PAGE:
My friend, blood shaking my heart
The awful daring of a moment’s surrender
Which an age of prudence can never retract
By this, and this only, we have existed  405
Which is not to be found in our obituaries
Or in memories draped by the beneficent spider
Or under seals broken by the lean solicitor
In our empty rooms
DA  410
Dayadhvam: I have heard the key
Turn in the door once and turn once only
We think of the key, each in his prison
Thinking of the key, each confirms a prison
Only at nightfall, aetherial rumours  415
Revive for a moment a broken Coriolanus
DA
Damyata: The boat responded
Gaily, to the hand expert with sail and oar
The sea was calm, your heart would have responded  420
Gaily, when invited, beating obedient
To controlling hands

This stanza explicitly alludes to Chapel Perilous of the Arthurian legend. Chapel Perilous is the final confrontation, and bore the curse of death; that is why it has become a cemetery for all those who sought the Grail. Thus, after our long journey through the chaotic world, we have arrived at this empty place in which the final episode of our fate is going to happen. A soothing word from T.S. Eliot: “Dry bones can harm no one.” Strangely, he doesn’t seem to view this setting as frightening or perilous, as if our only task left is to walk through it, without any struggle. In the case that “the cock” refers to one in Luke 22:56-62, then is is a mark that the foretold future is becoming true. Jesus told Peter that before the cock crows, Peter will deny him three times. Peter never thought that he would commit such a treacherous act. However, due to their situation, Peter had to deny him, but did not realize it until the cock crew. Then finally, God gave the gift of water, proving that He has not abandoned us to suffer our destruction.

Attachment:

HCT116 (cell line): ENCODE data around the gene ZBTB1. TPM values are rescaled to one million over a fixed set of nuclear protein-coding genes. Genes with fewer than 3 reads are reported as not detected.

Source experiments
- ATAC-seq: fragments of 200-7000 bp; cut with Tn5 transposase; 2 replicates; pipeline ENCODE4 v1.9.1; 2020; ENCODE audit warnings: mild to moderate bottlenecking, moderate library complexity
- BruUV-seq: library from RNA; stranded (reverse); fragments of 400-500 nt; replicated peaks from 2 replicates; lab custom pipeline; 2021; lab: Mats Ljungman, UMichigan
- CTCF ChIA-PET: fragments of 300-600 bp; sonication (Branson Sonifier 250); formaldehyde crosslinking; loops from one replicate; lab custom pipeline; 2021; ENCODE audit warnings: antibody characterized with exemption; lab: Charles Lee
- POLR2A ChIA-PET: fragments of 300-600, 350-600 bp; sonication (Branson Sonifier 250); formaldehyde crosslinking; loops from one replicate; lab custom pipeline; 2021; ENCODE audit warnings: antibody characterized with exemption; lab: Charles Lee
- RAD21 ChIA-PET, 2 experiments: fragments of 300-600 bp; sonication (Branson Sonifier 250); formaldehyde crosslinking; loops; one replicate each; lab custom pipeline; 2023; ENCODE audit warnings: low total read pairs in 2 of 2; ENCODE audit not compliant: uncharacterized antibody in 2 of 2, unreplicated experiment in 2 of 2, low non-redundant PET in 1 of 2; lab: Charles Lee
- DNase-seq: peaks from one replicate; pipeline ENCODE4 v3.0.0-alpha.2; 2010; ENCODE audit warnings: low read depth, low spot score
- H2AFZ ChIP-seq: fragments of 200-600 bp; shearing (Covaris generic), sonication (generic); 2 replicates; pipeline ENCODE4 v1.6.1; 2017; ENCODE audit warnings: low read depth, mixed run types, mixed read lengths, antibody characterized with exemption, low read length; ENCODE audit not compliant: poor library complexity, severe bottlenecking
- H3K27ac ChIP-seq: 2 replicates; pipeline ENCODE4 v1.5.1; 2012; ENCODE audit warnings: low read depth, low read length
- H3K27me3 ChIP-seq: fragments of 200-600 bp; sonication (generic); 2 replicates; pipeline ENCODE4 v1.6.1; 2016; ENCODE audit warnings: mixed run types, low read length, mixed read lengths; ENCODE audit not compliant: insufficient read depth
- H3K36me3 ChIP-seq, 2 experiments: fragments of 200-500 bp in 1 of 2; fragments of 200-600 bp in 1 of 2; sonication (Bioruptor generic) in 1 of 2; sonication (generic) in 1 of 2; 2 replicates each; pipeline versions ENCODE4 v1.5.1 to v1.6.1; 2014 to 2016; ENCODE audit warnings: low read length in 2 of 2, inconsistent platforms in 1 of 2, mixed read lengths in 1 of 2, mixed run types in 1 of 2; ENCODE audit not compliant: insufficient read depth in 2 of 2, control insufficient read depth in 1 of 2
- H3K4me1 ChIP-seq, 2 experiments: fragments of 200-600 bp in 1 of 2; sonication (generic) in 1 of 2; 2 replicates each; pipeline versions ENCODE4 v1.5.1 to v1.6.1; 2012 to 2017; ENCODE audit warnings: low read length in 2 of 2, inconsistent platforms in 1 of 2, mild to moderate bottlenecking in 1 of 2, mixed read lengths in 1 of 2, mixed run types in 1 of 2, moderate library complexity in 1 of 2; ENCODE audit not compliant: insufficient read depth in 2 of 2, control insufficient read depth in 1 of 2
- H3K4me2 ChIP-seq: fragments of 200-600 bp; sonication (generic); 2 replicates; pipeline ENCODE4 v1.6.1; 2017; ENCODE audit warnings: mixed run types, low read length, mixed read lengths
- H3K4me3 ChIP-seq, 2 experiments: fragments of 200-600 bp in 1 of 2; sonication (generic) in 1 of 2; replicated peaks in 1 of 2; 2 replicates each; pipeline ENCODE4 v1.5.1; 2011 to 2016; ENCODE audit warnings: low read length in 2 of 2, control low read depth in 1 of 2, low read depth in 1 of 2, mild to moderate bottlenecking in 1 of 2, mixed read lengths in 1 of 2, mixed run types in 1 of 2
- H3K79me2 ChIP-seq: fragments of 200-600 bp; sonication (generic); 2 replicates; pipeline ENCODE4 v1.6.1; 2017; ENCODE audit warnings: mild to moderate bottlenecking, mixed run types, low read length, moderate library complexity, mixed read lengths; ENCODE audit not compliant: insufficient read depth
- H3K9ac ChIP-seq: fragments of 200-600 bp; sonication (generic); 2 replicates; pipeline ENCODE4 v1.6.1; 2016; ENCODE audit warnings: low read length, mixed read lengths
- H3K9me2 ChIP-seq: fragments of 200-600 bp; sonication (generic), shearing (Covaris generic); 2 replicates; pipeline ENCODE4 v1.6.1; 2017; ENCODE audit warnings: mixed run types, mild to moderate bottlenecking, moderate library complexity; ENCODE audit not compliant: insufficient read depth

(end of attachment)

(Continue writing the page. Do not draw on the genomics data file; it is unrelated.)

I sat upon the shore
Fishing, with the arid plain behind me
Shall I at least set my lands in order?  425
London Bridge is falling down falling down falling down
Poi s’ascose nel foco che gli affina
Quando fiam ceu chelidon—O swallow swallow
Le Prince d’Aquitaine à la tour abolie
These fragments I have shored against my ruins  430
Why then Ile fit you. Hieronymo’s mad againe.
Datta. Dayadhvam. Damyata.
      Shantih    shantih    shantih

In this part, Gods interpreted “DA” as “Damyata”, which means “control”. Control here implies practicing to control your desire and submit to God’s wills. “The sea was calm, your heart would have responded” is the allusion of Coriolanus who was mentioned as above. He won many wars for Rome but later got banished. This is what he told his friends and family afterward “That common chances common men could bear; that when the sea was calm all boats alike show’d mastership in floating”. In conclusion, the message is when everything is calm and in control, you should learn to solve problems and control the situation by yourself. Don’t be dependent and trust other people because they will betray you one day. Even though you are capable of controlling the situations but there is one God who is always above you and control you as well as the situation. Submission to God’s wills is the way that guides you to reach a controllable situation.

Read more: A short analysis